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Once an individual has an understanding of why a change is needed, the next step in successful change is making a personal decision to support and participate in the change. This is the second milestone of the Prosci ADKAR® Model, a simple but effective model for individual change made up of five building blocks of change:
While we know that an individual must decide to support a change, achieving this seemingly simple milestone is not as easy as it sounds. In fact, some of the greatest challenges for change management professionals lie within this element of the ADKAR model. Learn why desire requires a carefully architected change management strategy in order for your changes to succeed below.
Making the Transition from Awareness to Desire
More and more and more awareness does not result in desire. Continuing to focus on the reasons for change and not translating those reasons into the personal and organizational motivating factors is a trap some change management practitioners face, and it can be very discouraging and annoying for employees. Your change management plans will require artful use of key business leaders as sponsors of change, and of managers and supervisors as coaches to employees during the change process.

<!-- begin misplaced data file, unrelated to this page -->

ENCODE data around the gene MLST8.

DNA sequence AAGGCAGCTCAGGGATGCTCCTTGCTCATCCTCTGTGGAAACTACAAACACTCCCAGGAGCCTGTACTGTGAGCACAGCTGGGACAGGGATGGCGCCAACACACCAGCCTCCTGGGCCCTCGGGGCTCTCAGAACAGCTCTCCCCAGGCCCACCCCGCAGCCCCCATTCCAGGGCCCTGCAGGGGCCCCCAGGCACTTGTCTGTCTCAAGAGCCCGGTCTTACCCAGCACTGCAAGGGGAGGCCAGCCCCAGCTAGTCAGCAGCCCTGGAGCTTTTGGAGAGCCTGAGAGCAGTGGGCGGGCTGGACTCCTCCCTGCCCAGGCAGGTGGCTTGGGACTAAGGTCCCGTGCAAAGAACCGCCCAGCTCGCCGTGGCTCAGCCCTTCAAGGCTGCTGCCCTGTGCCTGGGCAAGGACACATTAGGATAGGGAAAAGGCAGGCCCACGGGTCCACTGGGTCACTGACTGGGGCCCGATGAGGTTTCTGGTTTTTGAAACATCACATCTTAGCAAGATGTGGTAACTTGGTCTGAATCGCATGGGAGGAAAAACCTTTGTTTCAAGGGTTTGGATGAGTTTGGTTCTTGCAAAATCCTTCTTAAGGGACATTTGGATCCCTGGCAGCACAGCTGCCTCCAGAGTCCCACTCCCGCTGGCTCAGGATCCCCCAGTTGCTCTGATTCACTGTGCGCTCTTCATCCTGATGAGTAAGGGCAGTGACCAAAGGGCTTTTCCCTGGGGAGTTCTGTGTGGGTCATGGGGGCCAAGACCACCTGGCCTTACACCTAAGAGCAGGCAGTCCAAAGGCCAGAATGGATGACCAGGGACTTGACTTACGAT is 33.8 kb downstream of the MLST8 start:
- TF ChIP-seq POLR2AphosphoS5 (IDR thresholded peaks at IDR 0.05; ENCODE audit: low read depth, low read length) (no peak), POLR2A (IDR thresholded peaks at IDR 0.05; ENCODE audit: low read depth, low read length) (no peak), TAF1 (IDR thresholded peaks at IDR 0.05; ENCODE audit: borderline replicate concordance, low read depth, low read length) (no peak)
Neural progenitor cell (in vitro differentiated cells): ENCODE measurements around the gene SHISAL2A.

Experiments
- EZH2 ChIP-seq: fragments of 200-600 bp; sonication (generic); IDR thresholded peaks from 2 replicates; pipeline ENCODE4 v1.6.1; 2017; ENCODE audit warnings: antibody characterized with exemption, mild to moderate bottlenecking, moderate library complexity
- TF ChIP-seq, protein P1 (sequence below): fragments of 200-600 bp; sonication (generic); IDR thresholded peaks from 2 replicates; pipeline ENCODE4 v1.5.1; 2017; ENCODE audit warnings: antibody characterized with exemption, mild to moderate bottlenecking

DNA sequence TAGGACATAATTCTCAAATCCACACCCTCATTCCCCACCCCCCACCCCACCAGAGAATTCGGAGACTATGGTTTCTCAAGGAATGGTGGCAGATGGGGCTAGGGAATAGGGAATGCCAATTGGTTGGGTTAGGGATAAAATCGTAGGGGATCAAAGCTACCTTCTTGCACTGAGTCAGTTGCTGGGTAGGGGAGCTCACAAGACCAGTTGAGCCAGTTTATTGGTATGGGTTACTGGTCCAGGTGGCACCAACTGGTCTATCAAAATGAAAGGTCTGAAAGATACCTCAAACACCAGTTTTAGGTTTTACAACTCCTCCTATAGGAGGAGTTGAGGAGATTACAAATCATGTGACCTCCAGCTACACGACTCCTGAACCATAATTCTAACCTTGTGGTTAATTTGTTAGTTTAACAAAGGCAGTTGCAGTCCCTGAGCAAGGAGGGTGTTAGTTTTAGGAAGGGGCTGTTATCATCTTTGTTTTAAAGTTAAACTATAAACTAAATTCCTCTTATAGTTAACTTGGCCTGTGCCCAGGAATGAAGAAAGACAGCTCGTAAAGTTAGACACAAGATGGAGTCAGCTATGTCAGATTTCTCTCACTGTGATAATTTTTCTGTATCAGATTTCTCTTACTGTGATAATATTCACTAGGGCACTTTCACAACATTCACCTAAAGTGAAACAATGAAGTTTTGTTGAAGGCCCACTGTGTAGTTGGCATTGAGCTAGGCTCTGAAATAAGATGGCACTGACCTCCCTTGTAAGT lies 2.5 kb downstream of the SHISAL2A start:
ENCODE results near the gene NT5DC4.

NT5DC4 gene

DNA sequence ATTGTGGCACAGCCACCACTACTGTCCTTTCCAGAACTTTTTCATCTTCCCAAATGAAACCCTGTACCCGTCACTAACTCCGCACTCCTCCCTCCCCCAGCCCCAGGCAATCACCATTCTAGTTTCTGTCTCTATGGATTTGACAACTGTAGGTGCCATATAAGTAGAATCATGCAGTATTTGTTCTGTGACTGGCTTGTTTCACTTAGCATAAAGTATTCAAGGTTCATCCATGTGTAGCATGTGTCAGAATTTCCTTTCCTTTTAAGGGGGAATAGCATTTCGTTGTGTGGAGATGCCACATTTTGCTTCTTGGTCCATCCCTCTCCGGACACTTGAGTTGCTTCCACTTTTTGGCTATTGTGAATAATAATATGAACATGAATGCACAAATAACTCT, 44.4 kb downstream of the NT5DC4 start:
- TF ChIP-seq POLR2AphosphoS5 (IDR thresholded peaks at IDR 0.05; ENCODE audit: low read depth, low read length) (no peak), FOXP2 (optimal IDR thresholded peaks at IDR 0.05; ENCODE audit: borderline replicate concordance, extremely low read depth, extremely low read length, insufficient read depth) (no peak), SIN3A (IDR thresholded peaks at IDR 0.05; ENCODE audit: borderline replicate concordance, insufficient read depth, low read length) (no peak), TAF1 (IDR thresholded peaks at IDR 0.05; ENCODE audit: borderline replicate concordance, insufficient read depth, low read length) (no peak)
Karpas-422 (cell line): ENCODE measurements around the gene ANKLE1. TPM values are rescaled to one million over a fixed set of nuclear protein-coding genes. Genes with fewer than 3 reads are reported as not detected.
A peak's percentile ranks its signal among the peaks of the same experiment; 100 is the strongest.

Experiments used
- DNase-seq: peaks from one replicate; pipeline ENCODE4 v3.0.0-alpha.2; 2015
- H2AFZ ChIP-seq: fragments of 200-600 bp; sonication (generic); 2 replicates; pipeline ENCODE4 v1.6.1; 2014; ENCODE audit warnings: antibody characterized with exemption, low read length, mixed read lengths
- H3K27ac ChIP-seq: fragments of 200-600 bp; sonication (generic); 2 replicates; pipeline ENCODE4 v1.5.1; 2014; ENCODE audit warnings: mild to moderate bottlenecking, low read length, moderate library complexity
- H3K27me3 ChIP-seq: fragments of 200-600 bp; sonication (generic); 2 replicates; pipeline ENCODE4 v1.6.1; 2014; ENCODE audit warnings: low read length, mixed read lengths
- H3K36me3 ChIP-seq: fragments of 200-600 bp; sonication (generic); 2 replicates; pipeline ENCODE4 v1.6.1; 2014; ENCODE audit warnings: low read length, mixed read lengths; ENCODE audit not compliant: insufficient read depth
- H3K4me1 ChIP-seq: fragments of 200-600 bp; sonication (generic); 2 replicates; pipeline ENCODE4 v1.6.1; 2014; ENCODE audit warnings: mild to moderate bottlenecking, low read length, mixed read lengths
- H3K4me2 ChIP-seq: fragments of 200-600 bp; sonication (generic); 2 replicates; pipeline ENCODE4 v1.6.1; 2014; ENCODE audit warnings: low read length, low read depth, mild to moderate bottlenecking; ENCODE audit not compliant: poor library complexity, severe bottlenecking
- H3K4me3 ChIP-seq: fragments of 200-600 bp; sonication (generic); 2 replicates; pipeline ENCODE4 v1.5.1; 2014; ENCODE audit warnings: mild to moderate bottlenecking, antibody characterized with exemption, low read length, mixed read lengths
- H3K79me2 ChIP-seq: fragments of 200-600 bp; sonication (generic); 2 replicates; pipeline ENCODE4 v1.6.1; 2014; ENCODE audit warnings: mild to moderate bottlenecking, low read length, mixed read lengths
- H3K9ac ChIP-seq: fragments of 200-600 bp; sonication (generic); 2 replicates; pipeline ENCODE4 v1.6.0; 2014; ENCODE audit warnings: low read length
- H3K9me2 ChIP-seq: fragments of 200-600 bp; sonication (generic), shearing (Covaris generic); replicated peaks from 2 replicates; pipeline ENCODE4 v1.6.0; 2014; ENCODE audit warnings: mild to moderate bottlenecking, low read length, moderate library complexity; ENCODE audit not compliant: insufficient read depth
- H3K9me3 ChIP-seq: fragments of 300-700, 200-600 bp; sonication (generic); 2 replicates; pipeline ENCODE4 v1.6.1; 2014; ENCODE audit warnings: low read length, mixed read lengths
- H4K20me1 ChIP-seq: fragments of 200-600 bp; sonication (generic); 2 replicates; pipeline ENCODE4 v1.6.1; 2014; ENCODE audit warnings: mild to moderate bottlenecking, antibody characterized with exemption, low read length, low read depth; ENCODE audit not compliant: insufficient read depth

Motivators for participating in a change:
- Likelihood of gain or achievement (incentive)
- Fear of consequence (risk or penalty)
- Desire to be part of something (to belong)
- Willingness to follow a leader you trust
- Alternative is worse
How to Achieve Desire
Many practitioners say that desire is the most difficult of the five building blocks to achieve. Desire is difficult because it is ultimately a personal decision that is not under our direct control. While there are certainly ways to try and influence a person's decision to embrace a change, in the end individuals must make this decision themselves. As with awareness, desire is only achieved when the individual says to us, "I will be part of this change."
Tactics for building desire:
- Active and visible primary sponsor
- Strong sponsorship coalition
- Personal engagement by coaches
- Proactive management of resistance
- Strong employee involvement in creating the needed solution
- Incentive programs aligned with the change
Potential Resisting factors:
- Comfort or security with how things are now
- Fear of the unknown
- Change not aligned with a person's self-interest or values
- No answer to What's In It For Me? (WIIFM)
- Negative history with change on a personal level (low confidence of success)
- An individual’s personal situation - financial, career, family, health
- An organization's track record with change
Awareness and desire, the first two elements of ADKAR, can ebb and flow. Sometimes, change management professionals will conclude that once they have created awareness and desire, they no longer need to reinforce these elements. They quickly move on to training to help build knowledge and ability. However, in reality, awareness and desire can go away as quickly as they were created. It requires reinforcement and continued communication to maintain the levels of awareness and desire necessary to make changes successful.